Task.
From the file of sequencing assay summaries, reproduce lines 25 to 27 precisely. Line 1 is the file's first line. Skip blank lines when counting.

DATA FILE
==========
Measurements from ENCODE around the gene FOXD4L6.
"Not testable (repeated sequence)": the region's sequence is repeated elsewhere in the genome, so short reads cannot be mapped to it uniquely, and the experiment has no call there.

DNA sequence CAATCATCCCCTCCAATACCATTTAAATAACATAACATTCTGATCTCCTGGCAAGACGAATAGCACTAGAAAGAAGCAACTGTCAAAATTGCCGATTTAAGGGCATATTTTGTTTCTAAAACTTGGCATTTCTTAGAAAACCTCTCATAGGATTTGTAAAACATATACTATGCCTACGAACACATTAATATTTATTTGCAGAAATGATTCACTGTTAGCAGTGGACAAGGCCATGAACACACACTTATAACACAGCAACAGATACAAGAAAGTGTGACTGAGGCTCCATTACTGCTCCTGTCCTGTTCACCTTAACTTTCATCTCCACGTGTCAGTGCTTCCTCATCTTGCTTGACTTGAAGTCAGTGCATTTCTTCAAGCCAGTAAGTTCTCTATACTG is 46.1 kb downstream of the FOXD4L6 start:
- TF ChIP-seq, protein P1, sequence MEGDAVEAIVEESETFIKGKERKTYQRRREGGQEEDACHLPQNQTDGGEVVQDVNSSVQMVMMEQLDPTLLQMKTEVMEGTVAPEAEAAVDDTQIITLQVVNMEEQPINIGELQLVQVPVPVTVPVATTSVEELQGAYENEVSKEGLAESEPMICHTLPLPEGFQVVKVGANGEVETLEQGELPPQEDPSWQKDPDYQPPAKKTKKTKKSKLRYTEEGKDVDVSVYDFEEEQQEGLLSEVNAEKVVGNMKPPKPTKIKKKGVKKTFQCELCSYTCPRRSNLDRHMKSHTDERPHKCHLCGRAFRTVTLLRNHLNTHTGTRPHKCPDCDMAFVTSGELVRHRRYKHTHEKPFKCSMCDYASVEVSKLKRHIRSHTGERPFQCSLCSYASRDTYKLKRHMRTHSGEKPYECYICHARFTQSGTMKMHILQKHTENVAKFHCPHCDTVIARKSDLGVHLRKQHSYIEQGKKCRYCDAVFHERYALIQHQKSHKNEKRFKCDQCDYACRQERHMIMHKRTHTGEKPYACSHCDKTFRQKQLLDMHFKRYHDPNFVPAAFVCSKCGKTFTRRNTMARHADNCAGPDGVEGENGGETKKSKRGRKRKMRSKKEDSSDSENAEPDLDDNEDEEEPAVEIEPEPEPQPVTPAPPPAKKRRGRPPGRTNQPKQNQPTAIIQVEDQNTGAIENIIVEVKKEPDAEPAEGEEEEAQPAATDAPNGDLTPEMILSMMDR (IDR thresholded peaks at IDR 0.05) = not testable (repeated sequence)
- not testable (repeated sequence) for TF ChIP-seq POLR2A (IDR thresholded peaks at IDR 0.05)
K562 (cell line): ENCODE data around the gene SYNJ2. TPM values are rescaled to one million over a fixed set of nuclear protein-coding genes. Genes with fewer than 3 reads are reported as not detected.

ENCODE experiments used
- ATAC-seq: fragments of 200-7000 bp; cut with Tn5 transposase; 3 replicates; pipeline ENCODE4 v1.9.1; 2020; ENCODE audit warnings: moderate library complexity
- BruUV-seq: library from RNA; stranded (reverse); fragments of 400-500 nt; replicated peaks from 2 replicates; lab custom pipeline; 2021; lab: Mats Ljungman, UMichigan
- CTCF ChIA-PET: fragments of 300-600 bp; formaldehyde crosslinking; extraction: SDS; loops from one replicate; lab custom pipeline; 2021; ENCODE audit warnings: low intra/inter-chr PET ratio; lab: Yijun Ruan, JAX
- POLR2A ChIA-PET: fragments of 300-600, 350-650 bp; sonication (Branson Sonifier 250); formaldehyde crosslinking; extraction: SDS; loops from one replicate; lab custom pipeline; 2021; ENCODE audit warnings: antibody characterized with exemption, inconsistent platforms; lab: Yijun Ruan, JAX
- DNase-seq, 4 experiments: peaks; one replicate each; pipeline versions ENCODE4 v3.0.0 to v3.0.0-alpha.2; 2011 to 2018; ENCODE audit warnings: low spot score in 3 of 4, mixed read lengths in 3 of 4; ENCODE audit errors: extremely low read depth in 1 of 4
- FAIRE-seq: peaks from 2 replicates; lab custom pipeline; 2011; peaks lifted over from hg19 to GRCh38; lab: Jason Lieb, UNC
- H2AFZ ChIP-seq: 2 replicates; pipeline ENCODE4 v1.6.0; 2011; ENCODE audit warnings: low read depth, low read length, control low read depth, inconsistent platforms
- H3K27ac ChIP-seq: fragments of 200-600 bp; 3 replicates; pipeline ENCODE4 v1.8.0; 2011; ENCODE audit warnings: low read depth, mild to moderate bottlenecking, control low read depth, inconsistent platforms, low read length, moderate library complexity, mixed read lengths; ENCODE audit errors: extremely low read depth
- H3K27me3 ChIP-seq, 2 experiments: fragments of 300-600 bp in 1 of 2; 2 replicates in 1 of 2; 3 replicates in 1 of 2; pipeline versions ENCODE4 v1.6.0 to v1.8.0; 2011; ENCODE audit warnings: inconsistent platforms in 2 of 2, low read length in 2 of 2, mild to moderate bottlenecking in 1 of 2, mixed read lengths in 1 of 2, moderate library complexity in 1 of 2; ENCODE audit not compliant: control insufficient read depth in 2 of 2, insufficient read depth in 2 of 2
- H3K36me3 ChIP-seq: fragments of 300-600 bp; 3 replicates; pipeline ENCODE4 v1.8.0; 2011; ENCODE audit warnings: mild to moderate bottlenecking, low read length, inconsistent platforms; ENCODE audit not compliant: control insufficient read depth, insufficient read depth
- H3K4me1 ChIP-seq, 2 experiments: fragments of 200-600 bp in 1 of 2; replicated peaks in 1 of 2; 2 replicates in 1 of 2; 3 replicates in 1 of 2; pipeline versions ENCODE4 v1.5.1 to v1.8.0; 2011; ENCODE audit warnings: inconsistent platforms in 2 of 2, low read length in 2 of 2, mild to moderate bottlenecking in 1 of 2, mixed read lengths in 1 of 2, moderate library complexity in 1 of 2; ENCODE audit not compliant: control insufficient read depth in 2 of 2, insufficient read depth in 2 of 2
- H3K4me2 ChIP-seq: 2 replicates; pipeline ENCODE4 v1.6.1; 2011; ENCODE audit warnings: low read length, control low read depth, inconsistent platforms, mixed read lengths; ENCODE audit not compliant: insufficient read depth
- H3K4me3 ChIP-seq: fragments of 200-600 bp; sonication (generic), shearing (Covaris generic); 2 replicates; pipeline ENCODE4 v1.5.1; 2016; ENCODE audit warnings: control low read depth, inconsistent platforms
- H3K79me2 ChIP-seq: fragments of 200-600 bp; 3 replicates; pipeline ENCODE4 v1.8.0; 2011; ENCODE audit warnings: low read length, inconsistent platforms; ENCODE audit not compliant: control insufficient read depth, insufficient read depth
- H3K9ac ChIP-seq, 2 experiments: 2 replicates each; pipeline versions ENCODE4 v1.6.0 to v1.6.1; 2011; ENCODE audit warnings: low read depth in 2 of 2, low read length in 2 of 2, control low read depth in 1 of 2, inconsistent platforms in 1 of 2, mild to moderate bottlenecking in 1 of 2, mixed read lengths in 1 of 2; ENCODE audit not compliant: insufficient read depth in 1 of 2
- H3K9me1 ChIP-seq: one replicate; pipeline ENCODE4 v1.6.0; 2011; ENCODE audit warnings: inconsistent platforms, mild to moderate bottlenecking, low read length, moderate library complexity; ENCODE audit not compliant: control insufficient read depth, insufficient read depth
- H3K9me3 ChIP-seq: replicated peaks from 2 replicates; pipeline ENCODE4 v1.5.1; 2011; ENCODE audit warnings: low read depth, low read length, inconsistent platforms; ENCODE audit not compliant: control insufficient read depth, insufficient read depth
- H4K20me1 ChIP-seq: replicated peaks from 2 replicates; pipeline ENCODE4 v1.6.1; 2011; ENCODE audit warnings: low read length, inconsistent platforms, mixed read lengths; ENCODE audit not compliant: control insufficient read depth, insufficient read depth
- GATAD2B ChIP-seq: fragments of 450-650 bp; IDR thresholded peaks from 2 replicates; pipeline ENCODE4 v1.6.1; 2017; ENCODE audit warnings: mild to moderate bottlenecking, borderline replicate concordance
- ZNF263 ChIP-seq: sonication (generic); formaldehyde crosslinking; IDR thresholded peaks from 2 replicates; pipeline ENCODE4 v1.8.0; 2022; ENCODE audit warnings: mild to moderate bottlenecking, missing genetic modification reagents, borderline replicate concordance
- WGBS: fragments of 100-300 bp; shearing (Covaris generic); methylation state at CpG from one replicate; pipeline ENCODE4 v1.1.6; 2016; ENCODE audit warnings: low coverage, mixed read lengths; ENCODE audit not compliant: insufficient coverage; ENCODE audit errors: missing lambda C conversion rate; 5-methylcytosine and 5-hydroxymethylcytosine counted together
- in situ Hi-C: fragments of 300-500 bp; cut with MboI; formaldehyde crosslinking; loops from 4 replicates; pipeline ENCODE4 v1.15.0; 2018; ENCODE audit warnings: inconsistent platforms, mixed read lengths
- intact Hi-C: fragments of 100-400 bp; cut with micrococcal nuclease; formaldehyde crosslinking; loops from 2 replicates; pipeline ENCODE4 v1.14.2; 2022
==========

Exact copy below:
- H4K20me1 ChIP-seq: replicated peaks from 2 replicates; pipeline ENCODE4 v1.6.1; 2011; ENCODE audit warnings: low read length, inconsistent platforms, mixed read lengths; ENCODE audit not compliant: control insufficient read depth, insufficient read depth
- GATAD2B ChIP-seq: fragments of 450-650 bp; IDR thresholded peaks from 2 replicates; pipeline ENCODE4 v1.6.1; 2017; ENCODE audit warnings: mild to moderate bottlenecking, borderline replicate concordance
- ZNF263 ChIP-seq: sonication (generic); formaldehyde crosslinking; IDR thresholded peaks from 2 replicates; pipeline ENCODE4 v1.8.0; 2022; ENCODE audit warnings: mild to moderate bottlenecking, missing genetic modification reagents, borderline replicate concordance